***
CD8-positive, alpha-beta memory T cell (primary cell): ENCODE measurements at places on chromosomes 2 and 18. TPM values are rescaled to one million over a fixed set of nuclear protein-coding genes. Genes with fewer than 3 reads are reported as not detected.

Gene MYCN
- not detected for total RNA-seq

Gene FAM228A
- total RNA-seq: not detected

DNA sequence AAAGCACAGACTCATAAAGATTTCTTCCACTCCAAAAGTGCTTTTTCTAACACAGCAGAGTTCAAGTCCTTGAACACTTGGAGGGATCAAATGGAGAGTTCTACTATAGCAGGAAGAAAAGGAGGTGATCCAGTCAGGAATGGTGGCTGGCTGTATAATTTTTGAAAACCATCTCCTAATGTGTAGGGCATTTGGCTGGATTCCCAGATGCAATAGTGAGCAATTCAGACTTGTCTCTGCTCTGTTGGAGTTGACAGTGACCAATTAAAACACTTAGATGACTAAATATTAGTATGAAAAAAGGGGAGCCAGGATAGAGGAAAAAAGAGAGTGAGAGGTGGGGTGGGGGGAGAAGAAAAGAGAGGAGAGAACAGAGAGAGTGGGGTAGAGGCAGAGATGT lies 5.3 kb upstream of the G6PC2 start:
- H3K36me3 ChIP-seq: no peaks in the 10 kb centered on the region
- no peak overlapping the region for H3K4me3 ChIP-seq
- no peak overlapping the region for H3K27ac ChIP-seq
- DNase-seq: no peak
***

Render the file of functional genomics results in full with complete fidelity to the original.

CD8-positive, alpha-beta memory T cell (primary cell): ENCODE measurements at places on chromosomes 2 and 18. TPM values are rescaled to one million over a fixed set of nuclear protein-coding genes. Genes with fewer than 3 reads are reported as not detected.

Gene MYCN
- not detected for total RNA-seq

Gene FAM228A
- total RNA-seq: not detected

DNA sequence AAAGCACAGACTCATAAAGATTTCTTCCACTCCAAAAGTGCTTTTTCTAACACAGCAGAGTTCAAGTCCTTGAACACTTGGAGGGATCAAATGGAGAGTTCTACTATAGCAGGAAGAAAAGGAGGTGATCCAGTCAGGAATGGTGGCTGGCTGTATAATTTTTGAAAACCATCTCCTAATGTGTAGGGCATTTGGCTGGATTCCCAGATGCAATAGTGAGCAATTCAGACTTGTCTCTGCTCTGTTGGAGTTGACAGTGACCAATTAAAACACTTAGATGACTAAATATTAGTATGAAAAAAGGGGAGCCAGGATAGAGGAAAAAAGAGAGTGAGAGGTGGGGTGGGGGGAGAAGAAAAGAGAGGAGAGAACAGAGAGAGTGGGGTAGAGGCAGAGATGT lies 5.3 kb upstream of the G6PC2 start:
- H3K36me3 ChIP-seq: no peaks in the 10 kb centered on the region
- no peak overlapping the region for H3K4me3 ChIP-seq
- no peak overlapping the region for H3K27ac ChIP-seq
- DNase-seq: no peak